Civil unions in New Zealand were passed into law on 9 December 2004 when Parliament passed the Civil Union Act to establish the institution of civil union for same-sex and heterosexual couples. The Act has been described as very similar to the Marriage Act with references to "marriage" replaced by "civil union". A companion bill, the Relationships (Statutory References) Bill, was passed shortly thereafter on 15 March, 2005, to remove discriminatory provisions on the basis of relationship status from a range of statutes and regulations. As a result of these bills, all couples in New Zealand, whether married, in a civil union, or in a de facto partnership, now generally enjoy the same rights and undertake the same obligations. These rights extend to immigration, next-of-kin status, social welfare, matrimonial property and other areas. Non-married couples are not however permitted to adopt children, although people in non-marital relationships can adopt as individuals.


Both the Civil Union Bill and the Relationships (Statutory References) Bill were promoted as part of their Ministerial responsibilities by the Labour MPs and Ministers David Benson-Pope and Lianne Dalziel. The Civil Union Bill was treated as a conscience issue by most parties, including the largest parties on the left and right, and passed its third and final reading by 65 votes to 55. The table below shows the breakdown of votes by party for the final reading of the Bill. (see also: Searchable database of individual votes on bill, and Relationships (Statutory References)).

Party Voted For Voted Against
New Zealand Labour Party 45 6
New Zealand National Party 3 24
New Zealand First 1 12
ACT New Zealand 5 4
Green Party 9 0
United Future New Zealand 0 8
New Zealand Progressive Party 2 0
Maori Party 0 1
Totals 65 55

During consideration of the bill, various amendments were proposed. These included making the issue subject to a binding referendum, (a motion moved by New Zealand First MP Ron Mark who voted for the first two readings of the Bill, but against in its final vote). Another was to replace it with a "civil relationships" bill that would allow any two people to register any personal relationship and to gain joint property rights (moved by National MP Richard Worth, a consistent opponent of the bill). These proposals were dismissed by supporters of the bill as delaying tactics rather than serious proposals and were defeated in Parliament by a block vote of Labour, the Greens, and the Progressives.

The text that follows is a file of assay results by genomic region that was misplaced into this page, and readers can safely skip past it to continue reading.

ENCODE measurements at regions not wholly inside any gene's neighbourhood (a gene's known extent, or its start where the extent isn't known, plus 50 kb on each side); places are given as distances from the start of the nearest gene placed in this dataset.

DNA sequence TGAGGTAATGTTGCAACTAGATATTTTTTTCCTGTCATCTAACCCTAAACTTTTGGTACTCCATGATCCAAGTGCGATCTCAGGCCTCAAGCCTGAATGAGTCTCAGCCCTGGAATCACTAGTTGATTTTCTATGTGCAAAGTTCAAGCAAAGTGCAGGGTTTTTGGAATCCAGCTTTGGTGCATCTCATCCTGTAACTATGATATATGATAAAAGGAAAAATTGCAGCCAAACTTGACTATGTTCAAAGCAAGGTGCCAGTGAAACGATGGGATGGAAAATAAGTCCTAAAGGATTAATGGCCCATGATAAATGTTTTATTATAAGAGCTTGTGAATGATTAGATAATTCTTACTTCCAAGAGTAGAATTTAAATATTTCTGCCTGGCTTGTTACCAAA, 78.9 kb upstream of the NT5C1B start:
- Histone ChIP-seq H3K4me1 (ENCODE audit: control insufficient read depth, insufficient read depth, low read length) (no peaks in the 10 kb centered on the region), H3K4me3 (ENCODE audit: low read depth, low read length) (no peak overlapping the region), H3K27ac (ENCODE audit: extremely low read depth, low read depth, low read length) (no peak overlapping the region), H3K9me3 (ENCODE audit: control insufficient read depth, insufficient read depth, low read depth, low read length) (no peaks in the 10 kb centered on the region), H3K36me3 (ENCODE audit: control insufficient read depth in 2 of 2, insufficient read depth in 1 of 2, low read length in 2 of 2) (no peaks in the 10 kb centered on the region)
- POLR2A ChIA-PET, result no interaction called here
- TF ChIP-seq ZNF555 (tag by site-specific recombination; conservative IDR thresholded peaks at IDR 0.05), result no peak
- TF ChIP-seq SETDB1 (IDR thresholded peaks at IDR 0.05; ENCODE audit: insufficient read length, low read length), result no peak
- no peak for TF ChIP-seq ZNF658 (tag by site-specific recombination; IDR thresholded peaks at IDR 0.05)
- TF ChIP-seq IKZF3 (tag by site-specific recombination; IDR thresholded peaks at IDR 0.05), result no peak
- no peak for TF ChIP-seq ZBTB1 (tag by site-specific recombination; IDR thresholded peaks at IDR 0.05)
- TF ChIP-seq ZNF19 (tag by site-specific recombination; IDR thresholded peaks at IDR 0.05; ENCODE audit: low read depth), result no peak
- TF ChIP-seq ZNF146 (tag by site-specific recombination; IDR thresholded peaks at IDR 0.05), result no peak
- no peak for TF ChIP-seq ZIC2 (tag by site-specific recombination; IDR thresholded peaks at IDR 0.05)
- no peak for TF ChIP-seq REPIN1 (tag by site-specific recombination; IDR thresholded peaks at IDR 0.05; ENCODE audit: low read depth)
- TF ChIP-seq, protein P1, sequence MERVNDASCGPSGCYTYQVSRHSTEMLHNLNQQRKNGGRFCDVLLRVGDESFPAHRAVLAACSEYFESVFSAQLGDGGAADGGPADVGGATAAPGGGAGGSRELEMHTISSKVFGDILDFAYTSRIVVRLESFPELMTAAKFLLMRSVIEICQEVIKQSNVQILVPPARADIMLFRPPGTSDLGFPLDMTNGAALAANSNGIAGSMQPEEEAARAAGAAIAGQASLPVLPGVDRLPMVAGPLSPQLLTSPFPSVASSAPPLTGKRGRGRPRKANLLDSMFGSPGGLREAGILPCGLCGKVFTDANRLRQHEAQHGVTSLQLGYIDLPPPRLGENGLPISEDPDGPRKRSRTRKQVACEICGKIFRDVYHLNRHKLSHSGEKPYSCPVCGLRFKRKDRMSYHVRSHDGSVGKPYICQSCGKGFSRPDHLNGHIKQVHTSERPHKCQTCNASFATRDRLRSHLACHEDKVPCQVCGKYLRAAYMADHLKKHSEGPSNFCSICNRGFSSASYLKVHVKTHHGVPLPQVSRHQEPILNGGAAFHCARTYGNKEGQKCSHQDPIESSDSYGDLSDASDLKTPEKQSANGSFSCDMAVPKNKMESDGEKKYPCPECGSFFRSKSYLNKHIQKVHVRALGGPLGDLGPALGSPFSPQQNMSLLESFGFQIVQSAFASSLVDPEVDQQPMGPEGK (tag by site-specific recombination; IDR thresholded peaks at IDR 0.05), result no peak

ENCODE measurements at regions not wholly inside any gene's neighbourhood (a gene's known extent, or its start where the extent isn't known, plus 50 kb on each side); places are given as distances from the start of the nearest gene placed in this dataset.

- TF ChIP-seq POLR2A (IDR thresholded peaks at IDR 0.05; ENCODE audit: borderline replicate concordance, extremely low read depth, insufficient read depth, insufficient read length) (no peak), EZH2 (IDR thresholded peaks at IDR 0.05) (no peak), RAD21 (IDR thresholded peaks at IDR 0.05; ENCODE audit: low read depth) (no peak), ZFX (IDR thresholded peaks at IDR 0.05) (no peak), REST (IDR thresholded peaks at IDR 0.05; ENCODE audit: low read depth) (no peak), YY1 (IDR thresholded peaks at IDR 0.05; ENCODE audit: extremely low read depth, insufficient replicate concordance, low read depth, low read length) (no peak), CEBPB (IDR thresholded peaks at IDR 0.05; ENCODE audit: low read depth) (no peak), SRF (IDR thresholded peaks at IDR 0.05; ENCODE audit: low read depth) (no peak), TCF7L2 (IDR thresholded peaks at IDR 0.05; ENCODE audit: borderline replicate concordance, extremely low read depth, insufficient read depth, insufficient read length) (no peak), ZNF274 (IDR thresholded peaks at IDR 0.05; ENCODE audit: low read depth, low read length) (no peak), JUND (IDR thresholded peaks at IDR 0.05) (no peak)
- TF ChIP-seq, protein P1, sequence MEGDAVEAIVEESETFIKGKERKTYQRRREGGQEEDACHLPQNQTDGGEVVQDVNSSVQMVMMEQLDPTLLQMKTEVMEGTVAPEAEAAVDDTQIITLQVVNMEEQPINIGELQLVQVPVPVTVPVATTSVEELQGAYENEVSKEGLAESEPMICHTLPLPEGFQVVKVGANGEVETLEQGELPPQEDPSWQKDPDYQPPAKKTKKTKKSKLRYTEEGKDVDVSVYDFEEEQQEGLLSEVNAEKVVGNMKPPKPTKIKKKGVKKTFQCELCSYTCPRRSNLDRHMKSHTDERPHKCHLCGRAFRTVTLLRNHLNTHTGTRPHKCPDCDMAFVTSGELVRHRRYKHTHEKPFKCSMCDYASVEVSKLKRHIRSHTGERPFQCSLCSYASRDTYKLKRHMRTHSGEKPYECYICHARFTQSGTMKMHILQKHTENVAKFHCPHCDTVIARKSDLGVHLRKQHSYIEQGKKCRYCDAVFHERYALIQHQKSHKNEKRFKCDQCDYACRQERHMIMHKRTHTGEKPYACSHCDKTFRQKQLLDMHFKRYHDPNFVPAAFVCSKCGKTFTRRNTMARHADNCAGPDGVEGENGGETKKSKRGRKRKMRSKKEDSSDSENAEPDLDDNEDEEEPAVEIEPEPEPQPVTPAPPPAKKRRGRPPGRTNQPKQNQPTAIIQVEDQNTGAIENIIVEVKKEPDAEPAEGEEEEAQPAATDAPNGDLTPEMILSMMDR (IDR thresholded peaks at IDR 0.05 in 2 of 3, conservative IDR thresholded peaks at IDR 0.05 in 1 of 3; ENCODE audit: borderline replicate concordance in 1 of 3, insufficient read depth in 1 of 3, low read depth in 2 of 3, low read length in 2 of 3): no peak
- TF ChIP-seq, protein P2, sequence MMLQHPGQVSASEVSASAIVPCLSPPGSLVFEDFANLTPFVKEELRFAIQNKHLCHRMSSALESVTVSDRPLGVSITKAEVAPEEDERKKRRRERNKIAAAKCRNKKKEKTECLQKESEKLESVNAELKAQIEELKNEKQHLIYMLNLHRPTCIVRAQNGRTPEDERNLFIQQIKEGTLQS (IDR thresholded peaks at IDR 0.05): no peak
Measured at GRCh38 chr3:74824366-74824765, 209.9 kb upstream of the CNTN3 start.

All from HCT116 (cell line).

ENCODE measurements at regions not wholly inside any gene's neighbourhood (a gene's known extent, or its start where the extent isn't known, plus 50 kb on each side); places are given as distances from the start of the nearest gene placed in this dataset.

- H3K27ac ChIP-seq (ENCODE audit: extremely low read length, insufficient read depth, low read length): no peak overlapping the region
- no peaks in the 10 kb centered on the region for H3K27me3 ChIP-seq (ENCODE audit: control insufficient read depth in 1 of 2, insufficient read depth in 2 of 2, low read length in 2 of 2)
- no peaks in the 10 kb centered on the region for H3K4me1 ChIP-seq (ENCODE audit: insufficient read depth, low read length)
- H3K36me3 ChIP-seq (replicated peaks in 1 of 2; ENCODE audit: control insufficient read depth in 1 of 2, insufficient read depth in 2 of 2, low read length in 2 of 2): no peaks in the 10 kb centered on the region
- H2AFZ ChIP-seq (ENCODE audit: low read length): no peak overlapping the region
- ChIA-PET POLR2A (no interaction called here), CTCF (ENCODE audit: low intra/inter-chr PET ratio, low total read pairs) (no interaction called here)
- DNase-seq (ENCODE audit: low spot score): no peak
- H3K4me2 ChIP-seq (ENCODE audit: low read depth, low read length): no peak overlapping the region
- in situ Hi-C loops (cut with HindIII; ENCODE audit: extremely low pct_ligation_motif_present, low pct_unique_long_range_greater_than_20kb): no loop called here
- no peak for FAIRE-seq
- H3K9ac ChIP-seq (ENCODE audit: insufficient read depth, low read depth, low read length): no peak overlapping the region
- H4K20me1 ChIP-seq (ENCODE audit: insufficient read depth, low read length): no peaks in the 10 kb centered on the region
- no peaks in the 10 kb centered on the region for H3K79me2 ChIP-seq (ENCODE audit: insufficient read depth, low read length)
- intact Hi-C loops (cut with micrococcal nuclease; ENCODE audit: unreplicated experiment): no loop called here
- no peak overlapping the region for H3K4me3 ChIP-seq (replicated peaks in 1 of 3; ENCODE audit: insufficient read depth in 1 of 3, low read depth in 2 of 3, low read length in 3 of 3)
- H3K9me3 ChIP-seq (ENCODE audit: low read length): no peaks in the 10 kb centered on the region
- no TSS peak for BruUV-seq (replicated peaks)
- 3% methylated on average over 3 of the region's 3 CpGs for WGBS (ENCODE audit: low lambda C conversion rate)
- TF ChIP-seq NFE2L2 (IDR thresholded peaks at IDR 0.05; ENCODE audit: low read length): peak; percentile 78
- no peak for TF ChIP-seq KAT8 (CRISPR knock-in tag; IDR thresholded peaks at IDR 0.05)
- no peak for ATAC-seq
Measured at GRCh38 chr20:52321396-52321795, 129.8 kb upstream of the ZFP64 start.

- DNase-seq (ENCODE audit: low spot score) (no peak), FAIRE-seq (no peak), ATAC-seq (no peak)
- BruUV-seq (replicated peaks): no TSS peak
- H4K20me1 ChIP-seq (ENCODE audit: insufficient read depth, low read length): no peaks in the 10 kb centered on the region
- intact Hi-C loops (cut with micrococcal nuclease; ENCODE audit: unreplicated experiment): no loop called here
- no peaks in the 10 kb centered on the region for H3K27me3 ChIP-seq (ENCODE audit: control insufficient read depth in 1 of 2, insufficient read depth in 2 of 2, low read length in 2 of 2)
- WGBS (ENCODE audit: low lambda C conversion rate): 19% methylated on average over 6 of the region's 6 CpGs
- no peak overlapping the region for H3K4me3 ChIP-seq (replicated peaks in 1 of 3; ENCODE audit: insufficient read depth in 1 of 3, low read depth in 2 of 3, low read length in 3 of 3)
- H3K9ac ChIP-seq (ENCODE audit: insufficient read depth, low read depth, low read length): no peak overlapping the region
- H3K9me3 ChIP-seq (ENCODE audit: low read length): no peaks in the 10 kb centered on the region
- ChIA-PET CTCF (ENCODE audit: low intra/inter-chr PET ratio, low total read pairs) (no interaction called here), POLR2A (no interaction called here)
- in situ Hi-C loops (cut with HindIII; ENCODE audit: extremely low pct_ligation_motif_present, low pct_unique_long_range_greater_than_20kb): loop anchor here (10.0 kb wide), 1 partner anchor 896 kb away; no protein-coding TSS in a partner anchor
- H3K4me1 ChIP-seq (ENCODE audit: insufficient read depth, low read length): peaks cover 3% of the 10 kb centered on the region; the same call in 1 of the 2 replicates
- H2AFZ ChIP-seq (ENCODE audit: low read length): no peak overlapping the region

The Relationships (Statutory References) Bill was also treated as a conscience vote and passed by 76 votes to 44 votes. Civil Unions came into effect on April 26, 2005 and at least two couples had applied for licenses by 9:30 that morning.

Public opinion Edit

Before passage, the New Zealand public narrowly supported the bill, with opinion polls indicating around 56 per cent in favour. The bill was controversial in some quarters, attracting strong opposition from the evangelical Destiny Church and the Catholic Church in New Zealand. However, not all Christians were opposed to the Bill. Christians for Civil Unions played a role in the debates[1] along with other Christian groups including the Student Christian Movement.[2]

In the build up to the vote, there were several instances of anti-gay and lesbian protests and rallies as a way of dissuading public favour. The most publicised rally was the 'Enough is Enough' march through central Wellington, terminating at Parliament, in August 2004. The march was organised by the Brian Tamaki-led Destiny Church and involved thousands of church members and supporters, many wearing black shirts, marching down Lambton Quay punching the air with their fists and chanting 'enough is enough'. Also present on this march were members of the Christian Heritage Party and white supremacist group National Front.

Other protest action saw a theology student cover the windows of David Benson-Pope's South Dunedin electoral office with posters denouncing the bill. These bore the message 'Civil Unions Is [sic]Not Gay Marriage. Yeah Right' in a parody of Tui beer advertisements. On the same occasion a jar of excrement labelled 'Civil Unions Bill' was placed outside the office. A member of Dunedin's gay community had earlier had excrement placed in his letter box accompanied by an abusive note.

Three months after the Civil Union Act came into effect, a Herald-DigiPoll survey revealed that the majority of people who expressed an opinion either way were happy with the legislation. When asked "whether they were happy or unhappy with the way the law allowing civil unions is working," 46% said they were happy, 35.7% were unhappy, and 18.1% were undecided or refused to comment.[3]


At the end of June 2005, The Department of Internal Affairs said 74 couples had solemnized their relationship in a civil union. Of those, ten were heterosexual couples. By February 2006, the department said 362 couples had received civil unions - 145 male couples, 153 female couples, and 62 heterosexual couples.

References Edit

  1. 'Christians support Civil Unions Bill, Scoop, 16 June 2004:
  2. Student Christian Movement submission on the Civil Union bill:
  3. Majority happy with civil union, prostitution laws - 01 Jul 2005 - Legislation news - NZ Herald

See also Edit

External linksEdit

Wikipedialogo This page uses content from Wikipedia. The original article was at Civil union in New Zealand. The list of authors can be seen in the page history.. As with LGBT Info, the text of Wikipedia is available under the Creative Commons Attribution-ShareAlike 3.0.

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